Elon Musk memo suggests Twitter worth less than half of the $44bn he paid for it

Social media company’s steep devaluation follows Musk’s turbulent takeover with several large advertisers leaving the platform

Twitter is worth less than half of what Elon Musk paid for it six months ago having lost more than $20 billion (€18.5 billion) in value, according to calculations based on a leaked memo from the billionaire.

Mr Musk suggested in memo to the social media company’s staff that it is now valued at less than $20 billion. This compares with the $44 billion (€40.8 billion) he paid for it in October 2022.

The company’s steep devaluation follows Mr Musk’s turbulent takeover. Several large advertisers have left the platform and a big source of funds for Musk’s purchase of the company, the investment firm Fidelity, has written down the value of its stake by 56 per cent.

The measure of Twitter’s worth was based on Mr Musk’s offer of stock grants, according to Platformer and the Information, which first reported on the memo.


Generally used as way to incentivise employees, stock grants are an opportunity to buy shares that cannot be sold until a set point in time, as opposed to stock options, which can be sold at will. The aim is to encourage staff to reach a set valuation by a point in time so that they can sell their shares for cash.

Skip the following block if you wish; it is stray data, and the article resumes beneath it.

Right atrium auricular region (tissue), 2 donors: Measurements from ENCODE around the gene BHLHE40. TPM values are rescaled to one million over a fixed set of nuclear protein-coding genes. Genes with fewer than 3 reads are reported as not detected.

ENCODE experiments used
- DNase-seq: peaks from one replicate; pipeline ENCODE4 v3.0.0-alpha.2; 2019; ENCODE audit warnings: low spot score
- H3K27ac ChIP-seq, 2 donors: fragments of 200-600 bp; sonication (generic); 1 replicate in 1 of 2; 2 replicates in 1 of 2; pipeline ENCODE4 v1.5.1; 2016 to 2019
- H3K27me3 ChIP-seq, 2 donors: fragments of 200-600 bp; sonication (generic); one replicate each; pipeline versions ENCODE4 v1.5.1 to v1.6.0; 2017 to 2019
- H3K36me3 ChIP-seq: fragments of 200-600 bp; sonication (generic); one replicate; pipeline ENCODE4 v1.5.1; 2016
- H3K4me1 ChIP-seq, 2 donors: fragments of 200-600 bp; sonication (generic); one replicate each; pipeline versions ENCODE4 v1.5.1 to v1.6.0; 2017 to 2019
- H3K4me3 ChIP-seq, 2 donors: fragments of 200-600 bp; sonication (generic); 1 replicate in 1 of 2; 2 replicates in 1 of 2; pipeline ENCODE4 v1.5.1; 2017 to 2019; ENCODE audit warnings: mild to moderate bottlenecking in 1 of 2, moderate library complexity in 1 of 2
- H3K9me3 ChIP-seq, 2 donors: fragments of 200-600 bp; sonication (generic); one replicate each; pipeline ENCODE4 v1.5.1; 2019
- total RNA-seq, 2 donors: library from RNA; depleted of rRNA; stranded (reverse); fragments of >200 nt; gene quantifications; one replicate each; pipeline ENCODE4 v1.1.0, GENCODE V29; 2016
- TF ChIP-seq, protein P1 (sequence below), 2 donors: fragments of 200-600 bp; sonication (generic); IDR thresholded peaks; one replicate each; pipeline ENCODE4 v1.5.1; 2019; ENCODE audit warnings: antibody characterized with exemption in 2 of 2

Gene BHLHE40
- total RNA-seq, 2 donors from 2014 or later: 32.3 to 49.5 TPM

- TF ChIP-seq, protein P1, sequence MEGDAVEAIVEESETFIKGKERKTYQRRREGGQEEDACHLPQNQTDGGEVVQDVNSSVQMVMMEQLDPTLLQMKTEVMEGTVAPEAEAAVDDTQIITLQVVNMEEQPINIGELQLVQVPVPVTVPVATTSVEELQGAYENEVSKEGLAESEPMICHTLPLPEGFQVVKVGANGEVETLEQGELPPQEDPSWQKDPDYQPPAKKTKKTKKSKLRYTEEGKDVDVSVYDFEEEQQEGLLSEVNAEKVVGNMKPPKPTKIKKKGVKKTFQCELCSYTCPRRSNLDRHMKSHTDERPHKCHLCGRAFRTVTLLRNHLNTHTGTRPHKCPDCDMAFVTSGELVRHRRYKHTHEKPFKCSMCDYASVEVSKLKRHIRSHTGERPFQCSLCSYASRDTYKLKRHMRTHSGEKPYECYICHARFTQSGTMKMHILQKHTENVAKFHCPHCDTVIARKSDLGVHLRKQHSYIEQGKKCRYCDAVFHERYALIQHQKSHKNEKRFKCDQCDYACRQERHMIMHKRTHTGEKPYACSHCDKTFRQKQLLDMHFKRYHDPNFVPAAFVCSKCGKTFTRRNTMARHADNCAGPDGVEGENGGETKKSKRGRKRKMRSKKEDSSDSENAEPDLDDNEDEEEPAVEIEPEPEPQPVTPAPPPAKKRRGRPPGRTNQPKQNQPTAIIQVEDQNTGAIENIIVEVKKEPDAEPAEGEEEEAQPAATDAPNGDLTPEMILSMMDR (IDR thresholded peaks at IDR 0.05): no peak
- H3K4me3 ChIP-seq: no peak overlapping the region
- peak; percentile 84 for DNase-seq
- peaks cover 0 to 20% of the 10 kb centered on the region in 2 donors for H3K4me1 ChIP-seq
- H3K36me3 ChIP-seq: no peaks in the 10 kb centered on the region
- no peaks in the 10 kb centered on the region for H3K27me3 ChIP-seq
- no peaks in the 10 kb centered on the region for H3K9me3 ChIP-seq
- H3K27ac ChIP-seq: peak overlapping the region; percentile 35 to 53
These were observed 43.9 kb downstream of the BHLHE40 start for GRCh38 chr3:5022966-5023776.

The stock grants could be “sold every six months, based on a third party valuation”, another separate internal email to Twitter staff said.

Mr Musk’s email also said that, before a spate of high-profile, acrimonious lay-offs the company had been about four months from running out of money.

Twitter’s headcount has been cut from about 7,500 to about 2,000 employees, according to figures Musk put forward in December.

In his latest memo, he also told staff: “I see a clear, but difficult, path to a >$250B valuation,” which would imply a tenfold increase in share value.

The memo suggests the model would be similar to that Mr Musk, who also runs Tesla, has adopted at SpaceX, another of his companies, which allows staff to sell shares back to it.

This can be a lucrative incentive if the company’s value rises significantly, but it is not as flexible as selling a listed stock. – Guardian